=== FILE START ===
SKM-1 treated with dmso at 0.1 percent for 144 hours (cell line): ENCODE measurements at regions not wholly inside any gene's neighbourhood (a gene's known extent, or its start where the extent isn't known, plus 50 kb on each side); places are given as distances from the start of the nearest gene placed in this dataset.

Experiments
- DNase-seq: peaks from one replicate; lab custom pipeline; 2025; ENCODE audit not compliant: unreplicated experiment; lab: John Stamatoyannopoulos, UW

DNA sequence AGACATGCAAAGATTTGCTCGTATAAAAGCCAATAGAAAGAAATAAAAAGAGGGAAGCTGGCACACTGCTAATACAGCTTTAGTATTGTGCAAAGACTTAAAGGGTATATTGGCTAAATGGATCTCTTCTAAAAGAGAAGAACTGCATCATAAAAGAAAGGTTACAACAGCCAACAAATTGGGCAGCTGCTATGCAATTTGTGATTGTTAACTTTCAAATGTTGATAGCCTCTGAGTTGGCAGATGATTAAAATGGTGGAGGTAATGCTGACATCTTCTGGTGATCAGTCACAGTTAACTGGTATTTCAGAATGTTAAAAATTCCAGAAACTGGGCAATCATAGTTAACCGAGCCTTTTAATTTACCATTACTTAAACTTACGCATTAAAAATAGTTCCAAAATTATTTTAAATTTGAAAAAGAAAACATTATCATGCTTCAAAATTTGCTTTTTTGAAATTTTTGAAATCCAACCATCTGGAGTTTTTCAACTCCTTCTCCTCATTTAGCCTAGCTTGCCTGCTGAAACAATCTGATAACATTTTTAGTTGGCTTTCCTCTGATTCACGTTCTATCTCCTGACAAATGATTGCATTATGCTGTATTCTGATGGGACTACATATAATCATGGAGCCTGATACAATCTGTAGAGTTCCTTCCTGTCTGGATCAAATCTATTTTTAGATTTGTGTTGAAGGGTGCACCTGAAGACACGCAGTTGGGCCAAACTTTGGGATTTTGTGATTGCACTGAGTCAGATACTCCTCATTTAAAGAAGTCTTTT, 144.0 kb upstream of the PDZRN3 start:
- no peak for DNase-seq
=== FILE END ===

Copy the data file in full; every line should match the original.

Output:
SKM-1 treated with dmso at 0.1 percent for 144 hours (cell line): ENCODE measurements at regions not wholly inside any gene's neighbourhood (a gene's known extent, or its start where the extent isn't known, plus 50 kb on each side); places are given as distances from the start of the nearest gene placed in this dataset.

Experiments
- DNase-seq: peaks from one replicate; lab custom pipeline; 2025; ENCODE audit not compliant: unreplicated experiment; lab: John Stamatoyannopoulos, UW

DNA sequence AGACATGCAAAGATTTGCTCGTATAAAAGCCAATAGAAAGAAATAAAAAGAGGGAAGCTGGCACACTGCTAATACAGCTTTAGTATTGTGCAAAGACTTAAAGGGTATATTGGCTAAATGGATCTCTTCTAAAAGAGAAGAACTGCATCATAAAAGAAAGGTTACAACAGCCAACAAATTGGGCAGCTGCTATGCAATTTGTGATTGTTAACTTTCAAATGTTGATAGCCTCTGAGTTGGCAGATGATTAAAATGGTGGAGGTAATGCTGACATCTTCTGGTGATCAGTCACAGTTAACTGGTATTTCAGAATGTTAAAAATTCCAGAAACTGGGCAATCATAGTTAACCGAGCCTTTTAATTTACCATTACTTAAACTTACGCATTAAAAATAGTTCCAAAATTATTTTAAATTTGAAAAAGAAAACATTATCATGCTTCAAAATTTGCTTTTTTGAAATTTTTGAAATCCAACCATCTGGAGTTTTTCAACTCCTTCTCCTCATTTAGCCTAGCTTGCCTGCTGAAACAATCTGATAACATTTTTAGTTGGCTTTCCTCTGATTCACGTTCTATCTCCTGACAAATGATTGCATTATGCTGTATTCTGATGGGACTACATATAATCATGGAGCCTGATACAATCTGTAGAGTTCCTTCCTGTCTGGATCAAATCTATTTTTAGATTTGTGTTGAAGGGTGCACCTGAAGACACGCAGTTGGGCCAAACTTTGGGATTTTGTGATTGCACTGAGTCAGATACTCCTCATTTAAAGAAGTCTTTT, 144.0 kb upstream of the PDZRN3 start:
- no peak for DNase-seq